Buying parts

Sooner or later your old car will need some work doing to it, and if you are DIY-minded you can save a huge amount of money by carrying out the repairs yourself.  So where do you get the parts you need?

Scrapyards - Usually the cheapest place to get mechanical and electrical components such as starter motors, column switchgear etc, as well as interior and trim items which may be unobtainable from any other source.  When a car goes out of production, trim parts are usually the first thing to become unavailable.  Scrapyards come in two forms.  There are the traditional breakers yards, where you take a box of tools and help yourself.  Make sure that the part you want is in good order before you start trying to remove it, and check that it is exactly the same as the one you are replacing.  During the production life of a car, there are numerous minor changes to components, so don't assume that a steering column from a 1989 Golf will fit your 1984 car - it may not.

The second type of scrapyard is the kind where the vehicles are dismantled by the yard's own staff, and parts are cleaned and tested before being stored ready for sale.  You will pay more, but it saves a lot of hassle, especially if it is raining.  Many scrapyards, especially the dismantling kind, now have computerised stock, and by ringing a single number (see Yellow Pages) you can have your enquiry sent to 25-30 yards who will then ring you if they have the part in stock.  This is especially useful if you have an unusual vehicle - I tracked down a cylinder head and heater plug relay for a Toyota Hilux using this service.  I wouldn't have found them otherwise - they came from a yard 250 miles away.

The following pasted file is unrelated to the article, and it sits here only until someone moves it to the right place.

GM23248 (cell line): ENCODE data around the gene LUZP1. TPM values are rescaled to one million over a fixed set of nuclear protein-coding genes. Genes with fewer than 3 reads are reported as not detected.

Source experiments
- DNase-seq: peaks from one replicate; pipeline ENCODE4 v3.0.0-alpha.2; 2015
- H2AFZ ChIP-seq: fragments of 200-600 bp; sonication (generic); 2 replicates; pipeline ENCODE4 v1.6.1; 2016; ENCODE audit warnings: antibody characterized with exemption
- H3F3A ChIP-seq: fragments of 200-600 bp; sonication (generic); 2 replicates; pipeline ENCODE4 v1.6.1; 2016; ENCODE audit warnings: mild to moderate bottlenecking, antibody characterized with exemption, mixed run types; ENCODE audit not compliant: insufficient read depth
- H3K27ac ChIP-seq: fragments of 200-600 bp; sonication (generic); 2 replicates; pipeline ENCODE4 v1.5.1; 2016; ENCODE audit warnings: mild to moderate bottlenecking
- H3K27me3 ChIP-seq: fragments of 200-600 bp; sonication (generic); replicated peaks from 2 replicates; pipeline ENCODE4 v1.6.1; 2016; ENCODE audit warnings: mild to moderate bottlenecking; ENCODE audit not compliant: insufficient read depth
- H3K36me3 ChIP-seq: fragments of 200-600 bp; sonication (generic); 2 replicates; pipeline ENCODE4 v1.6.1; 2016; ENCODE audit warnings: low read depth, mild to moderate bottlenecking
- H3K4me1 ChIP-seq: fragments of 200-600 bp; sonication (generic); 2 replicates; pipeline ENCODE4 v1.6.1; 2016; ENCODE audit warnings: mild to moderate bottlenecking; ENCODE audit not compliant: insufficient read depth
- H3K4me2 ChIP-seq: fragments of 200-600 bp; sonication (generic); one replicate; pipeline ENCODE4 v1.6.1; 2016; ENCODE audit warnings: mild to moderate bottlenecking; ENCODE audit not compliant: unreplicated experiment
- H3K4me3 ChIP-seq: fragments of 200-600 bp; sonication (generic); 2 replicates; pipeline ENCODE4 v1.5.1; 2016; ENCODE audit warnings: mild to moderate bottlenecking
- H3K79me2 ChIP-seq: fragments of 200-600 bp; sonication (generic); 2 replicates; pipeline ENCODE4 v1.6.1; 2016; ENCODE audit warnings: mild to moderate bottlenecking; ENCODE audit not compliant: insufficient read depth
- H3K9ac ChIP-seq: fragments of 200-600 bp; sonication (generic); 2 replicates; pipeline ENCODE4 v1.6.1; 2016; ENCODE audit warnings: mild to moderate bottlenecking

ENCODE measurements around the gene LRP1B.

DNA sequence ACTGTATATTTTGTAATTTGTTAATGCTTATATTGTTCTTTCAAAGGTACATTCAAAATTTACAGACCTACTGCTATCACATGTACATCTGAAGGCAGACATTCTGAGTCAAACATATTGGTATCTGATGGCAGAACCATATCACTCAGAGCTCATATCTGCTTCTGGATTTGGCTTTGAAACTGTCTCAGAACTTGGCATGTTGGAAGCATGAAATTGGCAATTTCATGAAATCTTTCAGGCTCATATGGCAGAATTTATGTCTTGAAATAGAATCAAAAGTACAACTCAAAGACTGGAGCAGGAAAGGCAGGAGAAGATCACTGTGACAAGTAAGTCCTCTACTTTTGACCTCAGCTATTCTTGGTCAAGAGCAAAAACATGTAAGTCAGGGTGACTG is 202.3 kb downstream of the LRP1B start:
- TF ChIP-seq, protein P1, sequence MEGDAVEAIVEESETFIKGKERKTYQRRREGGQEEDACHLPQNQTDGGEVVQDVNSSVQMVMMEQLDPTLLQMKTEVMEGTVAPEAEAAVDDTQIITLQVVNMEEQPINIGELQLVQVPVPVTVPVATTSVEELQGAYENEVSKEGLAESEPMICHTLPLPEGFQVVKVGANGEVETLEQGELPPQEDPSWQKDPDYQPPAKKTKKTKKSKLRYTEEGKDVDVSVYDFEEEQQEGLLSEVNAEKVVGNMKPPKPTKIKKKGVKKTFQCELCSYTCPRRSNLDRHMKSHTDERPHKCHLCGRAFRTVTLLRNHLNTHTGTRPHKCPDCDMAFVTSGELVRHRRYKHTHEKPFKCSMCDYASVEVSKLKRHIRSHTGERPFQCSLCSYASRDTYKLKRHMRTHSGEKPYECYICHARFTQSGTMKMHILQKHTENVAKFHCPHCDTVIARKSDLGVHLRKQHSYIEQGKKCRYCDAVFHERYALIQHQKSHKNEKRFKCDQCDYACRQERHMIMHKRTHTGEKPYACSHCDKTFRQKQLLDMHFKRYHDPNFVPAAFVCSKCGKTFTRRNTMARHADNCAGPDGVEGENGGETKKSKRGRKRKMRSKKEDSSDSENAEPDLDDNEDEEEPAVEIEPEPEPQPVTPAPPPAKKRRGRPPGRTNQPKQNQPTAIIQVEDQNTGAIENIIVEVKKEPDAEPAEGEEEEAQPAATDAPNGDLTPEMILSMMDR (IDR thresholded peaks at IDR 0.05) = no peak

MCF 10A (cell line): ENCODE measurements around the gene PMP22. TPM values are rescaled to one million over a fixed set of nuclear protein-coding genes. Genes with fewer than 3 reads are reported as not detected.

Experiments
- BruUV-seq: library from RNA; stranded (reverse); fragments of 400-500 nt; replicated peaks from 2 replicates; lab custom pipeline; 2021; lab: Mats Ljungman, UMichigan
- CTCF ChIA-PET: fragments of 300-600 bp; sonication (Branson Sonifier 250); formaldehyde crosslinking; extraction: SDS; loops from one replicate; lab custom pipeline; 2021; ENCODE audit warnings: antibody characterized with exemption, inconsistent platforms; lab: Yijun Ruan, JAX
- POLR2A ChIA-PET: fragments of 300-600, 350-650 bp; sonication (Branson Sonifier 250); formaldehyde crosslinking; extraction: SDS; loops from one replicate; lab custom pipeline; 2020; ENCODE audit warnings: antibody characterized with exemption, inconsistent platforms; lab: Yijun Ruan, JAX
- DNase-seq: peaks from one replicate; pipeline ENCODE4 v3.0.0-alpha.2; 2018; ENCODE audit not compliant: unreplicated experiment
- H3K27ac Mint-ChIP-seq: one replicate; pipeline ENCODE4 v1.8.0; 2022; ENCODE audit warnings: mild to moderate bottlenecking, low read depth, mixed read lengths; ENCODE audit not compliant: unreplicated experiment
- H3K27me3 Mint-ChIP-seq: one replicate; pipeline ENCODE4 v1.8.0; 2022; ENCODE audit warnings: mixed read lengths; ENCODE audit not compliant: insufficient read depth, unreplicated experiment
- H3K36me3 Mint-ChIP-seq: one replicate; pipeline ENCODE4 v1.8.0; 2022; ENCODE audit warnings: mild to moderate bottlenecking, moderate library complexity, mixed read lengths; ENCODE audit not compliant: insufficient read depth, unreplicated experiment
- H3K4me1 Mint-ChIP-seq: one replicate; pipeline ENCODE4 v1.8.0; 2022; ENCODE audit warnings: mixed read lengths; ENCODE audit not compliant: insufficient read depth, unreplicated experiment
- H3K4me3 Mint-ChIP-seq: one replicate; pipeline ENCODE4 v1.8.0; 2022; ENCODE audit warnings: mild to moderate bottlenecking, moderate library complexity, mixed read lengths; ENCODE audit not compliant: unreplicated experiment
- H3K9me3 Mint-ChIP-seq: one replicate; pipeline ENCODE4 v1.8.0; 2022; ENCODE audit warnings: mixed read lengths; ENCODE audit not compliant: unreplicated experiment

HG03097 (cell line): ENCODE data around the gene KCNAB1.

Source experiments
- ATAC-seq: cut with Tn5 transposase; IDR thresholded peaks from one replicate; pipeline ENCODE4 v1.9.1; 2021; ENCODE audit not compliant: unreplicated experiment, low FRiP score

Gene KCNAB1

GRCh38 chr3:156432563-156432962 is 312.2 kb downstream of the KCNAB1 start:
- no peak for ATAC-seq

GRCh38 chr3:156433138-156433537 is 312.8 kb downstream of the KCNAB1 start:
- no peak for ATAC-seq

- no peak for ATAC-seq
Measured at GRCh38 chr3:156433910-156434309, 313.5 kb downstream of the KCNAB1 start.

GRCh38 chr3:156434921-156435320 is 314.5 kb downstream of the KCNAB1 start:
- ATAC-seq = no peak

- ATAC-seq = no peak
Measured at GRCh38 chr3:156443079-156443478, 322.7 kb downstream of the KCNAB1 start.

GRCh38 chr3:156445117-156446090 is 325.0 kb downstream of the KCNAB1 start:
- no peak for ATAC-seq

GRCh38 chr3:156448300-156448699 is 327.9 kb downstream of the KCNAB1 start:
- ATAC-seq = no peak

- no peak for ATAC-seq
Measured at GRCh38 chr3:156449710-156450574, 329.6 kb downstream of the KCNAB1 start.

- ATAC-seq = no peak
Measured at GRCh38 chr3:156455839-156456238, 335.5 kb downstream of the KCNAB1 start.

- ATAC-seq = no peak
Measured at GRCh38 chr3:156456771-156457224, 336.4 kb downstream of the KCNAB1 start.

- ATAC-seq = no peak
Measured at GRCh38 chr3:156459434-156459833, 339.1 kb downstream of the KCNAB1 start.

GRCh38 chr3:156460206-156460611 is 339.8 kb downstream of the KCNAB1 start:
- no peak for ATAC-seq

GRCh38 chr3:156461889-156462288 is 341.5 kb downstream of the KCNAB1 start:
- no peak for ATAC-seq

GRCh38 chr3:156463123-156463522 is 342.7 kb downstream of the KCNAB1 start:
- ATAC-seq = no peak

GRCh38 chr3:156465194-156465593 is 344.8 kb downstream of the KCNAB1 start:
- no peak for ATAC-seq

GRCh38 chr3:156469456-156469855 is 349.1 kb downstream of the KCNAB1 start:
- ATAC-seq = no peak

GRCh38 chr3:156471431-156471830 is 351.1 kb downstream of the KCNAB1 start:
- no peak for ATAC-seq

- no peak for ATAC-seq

Scrapyards can be found in the Yellow Pages (Car & Commercial Vehicle Dismantlers) or in the back pages of your local Auto Trader.  Alternatively, reader Duncan Martin suggested this.  I haven't tried it yet, but it sounds worth a go: